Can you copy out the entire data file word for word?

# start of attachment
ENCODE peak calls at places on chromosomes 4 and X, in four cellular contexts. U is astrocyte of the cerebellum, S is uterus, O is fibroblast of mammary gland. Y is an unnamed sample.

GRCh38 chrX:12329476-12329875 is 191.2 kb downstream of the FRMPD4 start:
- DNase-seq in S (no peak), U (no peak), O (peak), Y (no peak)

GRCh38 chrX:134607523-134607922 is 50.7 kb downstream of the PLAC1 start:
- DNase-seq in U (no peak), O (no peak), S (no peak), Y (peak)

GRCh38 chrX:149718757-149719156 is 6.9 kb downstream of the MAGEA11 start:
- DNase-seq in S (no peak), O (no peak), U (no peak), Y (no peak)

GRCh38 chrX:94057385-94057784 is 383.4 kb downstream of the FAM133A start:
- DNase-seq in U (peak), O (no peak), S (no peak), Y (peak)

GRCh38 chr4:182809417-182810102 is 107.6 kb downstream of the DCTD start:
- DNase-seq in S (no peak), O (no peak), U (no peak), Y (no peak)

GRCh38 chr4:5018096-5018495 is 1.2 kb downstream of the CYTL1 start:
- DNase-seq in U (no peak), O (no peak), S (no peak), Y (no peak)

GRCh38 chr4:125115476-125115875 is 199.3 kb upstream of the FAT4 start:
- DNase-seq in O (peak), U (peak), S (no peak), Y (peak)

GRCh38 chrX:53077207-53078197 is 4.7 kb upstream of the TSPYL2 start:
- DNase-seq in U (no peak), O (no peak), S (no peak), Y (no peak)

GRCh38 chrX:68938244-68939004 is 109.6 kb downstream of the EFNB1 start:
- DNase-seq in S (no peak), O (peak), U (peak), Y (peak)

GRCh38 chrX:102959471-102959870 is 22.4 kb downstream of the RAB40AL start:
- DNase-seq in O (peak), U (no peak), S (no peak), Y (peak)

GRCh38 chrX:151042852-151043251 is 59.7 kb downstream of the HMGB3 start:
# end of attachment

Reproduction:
ENCODE peak calls at places on chromosomes 4 and X, in four cellular contexts. U is astrocyte of the cerebellum, S is uterus, O is fibroblast of mammary gland. Y is an unnamed sample.

GRCh38 chrX:12329476-12329875 is 191.2 kb downstream of the FRMPD4 start:
- DNase-seq in S (no peak), U (no peak), O (peak), Y (no peak)

GRCh38 chrX:134607523-134607922 is 50.7 kb downstream of the PLAC1 start:
- DNase-seq in U (no peak), O (no peak), S (no peak), Y (peak)

GRCh38 chrX:149718757-149719156 is 6.9 kb downstream of the MAGEA11 start:
- DNase-seq in S (no peak), O (no peak), U (no peak), Y (no peak)

GRCh38 chrX:94057385-94057784 is 383.4 kb downstream of the FAM133A start:
- DNase-seq in U (peak), O (no peak), S (no peak), Y (peak)

GRCh38 chr4:182809417-182810102 is 107.6 kb downstream of the DCTD start:
- DNase-seq in S (no peak), O (no peak), U (no peak), Y (no peak)

GRCh38 chr4:5018096-5018495 is 1.2 kb downstream of the CYTL1 start:
- DNase-seq in U (no peak), O (no peak), S (no peak), Y (no peak)

GRCh38 chr4:125115476-125115875 is 199.3 kb upstream of the FAT4 start:
- DNase-seq in O (peak), U (peak), S (no peak), Y (peak)

GRCh38 chrX:53077207-53078197 is 4.7 kb upstream of the TSPYL2 start:
- DNase-seq in U (no peak), O (no peak), S (no peak), Y (no peak)

GRCh38 chrX:68938244-68939004 is 109.6 kb downstream of the EFNB1 start:
- DNase-seq in S (no peak), O (peak), U (peak), Y (peak)

GRCh38 chrX:102959471-102959870 is 22.4 kb downstream of the RAB40AL start:
- DNase-seq in O (peak), U (no peak), S (no peak), Y (peak)

GRCh38 chrX:151042852-151043251 is 59.7 kb downstream of the HMGB3 start: